The World Bank has selected Progressus to head-up the second phase of its ambitious African Regulatory Watch Initiative (RWI).
The African RWI is an interesting and unique project, aiming to tackle some of the more unique challenges faced across the African continent. Despite progress being made in the connectivity field, there are still some very difficult hurdles to overcome to close the digital divide on the continent, as well as place Africa on a level playing field with more developed regions.
The RWI will aim to tackle some of these challenges, such as licensing, spectrum allocation, taxation and tariffs, as well as appropriate regulatory oversight and accountability.
“This is an extremely exciting project,” said Olivier Jacquinot, who heads up RWI at Progressus. “RWI Phase 1 managed to identify some key regulatory levers that pushed forward the development of broadband in some countries. Phase two will deliver an even greater level of analysis – and help keep the African telecoms industry moving forward.”
Despite being managed by the World Bank, the financiers are staying pretty quiet regarding their own drivers and ambitions. That said, it might not be difficult to guess, these are moneymen after all and have some very obvious objectives.
One objective might simply be confidence. Bankers and venture capitalists are always looking for new investments, and the telecommunications industry is proving to be increasingly popular. An initiative which provides an improved and standardised regulatory environment across the continent might well be an important step to providing confidence to invest in the African telecoms and infrastructure industries.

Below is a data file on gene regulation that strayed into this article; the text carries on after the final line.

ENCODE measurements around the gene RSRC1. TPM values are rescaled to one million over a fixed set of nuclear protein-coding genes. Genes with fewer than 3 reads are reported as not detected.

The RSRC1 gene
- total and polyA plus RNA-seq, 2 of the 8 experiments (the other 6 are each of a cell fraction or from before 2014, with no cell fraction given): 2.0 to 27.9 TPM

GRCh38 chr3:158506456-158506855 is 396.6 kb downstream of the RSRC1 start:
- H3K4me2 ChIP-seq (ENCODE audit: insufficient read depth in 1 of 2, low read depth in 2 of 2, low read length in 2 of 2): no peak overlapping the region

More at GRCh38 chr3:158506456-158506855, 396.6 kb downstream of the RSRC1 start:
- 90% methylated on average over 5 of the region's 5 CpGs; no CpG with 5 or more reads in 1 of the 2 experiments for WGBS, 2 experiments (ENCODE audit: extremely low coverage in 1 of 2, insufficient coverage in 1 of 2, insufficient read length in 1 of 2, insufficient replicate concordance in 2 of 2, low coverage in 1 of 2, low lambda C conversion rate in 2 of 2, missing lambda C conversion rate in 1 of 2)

Despite there being great potential for investors on the continent, Africa has several unique challenges. Accessibility, both financial and technological, is a significant one, though an incredibly fragmented and varied regulatory landscape across the continent is an issue.
At AfricaCom in November, MTN CEO Rob Schuter used the acronym CHASE to indicate the major challenges on the continent; Coverage, Handsets, Affordability, Service bundles and Education. Some of these challenges can be addressed through industry initiatives, such as the RWI, though others need much bigger thinking. Making the economics of network deployment or handset accessibility is a significant barrier.
On numerous occasions, more nefarious challenges such as government and regulatory corruption are raised as barriers also. Such rumours will always make investors nervous.
The first phase of the initiative was launched in 2017, and due to the success, the second phase will be launched imminently. 22 regulators have signed up so far, perhaps demonstrating how desperate some of these nations are for external investment; no-one likes being told how to govern or regulate their own sovereign nations after all.
In the second phase, Progressus will introduce the RWI Index. This ranking system will benchmark each of the nations involved in the RWI. The Index will be based on spectrum management, Universal Service Funds management and other Government support measures and regulatory governance.
Africa is a unique continent with some very unique challenges, and this initiative should provide a stable route forward. It isn’t the most revolutionary idea, but there is no need to reinvent the wheel sometimes.